Rooming house landlords convicted of Fire Code offences following tenant death

Rooming house landlords convicted of Fire Code offences following tenant death
By Alex McKeen
Toronto Star
Link to article: Rooming house landlords convicted of Fire Code offences following tenant death

The landlords of a Willowdale rooming house where a 47-year-old woman died in a fire last November pleaded guilty in provincial offences court to Ontario Fire Code violations at three Toronto properties.

The deadly blaze, which occurred at 177 Elmhurst Ave., was ruled an accident by the Ontario Fire Marshall. An investigation into the death led to charges against landlords Thevathurai and Balatharshini Akilan, and AKS Rental Management Inc. for “Fire Code violations related to smoke and carbon monoxide alarms, fire separations, the absence of a fire alarm system, and insufficient exiting, fire extinguishers, fire rated doors and exit signage.”

Thevathurai Akilan received a fine of $22,500 plus a 25-per-cent victim fine surcharge and court costs for the offences at 177 Elmhurst Ave. AKS Rental Management was fined $12,500 for additional infractions found at 45 Irvington Ave., and the landlords also pleaded guilty to offences at 57 Farmcrest Dr.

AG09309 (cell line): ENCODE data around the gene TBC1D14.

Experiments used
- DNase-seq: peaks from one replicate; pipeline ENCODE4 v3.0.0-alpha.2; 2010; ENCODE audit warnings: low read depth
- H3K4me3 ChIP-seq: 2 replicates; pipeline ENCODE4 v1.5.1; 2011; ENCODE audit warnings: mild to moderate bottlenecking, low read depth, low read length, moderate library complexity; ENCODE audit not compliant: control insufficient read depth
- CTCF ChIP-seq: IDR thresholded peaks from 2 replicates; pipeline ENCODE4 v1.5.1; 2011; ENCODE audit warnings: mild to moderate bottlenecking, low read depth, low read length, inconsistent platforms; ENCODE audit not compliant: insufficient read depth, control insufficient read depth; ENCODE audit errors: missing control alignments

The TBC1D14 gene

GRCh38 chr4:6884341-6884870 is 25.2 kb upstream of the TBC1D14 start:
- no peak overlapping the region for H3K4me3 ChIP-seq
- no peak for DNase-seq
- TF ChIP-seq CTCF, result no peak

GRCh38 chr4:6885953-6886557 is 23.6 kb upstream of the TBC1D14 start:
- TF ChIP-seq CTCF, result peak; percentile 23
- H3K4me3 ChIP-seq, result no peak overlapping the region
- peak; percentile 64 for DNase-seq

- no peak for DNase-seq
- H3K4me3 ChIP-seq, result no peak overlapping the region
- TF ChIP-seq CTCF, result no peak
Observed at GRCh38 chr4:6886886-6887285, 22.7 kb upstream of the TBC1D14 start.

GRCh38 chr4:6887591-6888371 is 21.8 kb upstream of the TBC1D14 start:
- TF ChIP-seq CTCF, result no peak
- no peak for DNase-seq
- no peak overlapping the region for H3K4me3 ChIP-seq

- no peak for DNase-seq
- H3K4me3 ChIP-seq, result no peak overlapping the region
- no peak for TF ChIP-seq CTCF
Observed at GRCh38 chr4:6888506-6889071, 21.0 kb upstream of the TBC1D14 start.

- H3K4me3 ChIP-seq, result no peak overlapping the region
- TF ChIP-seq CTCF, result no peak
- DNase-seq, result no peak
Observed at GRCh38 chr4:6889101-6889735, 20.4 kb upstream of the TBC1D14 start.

The maximum penalty a corporation can be assigned for each Fire Code violation is $100,000, while individuals can face jail time as well as fines for some serious violations.

In an interview with the Star Thursday, Deputy fire Chief Jim Jessop called unlicensed and illegal rooming houses “a great source of frustration” for Toronto Fire Services.

“They are absolutely the source of our most frequent and serious injury and fatal fire within the city both historically and recently,” Jessop said. “We know anecdotally that there are thousands of these buildings within the city of Toronto . . . Without a complaint or referral we just don’t know where they all are.

“If we know where they were, we would certainly try to initiate a proactive inspection program,” Jessop said.

Local rules prohibit rooming houses in North York, East York and Scarborough, whereas they are permitted in York, and regulated and licensed in the old city of Toronto and Etobicoke.

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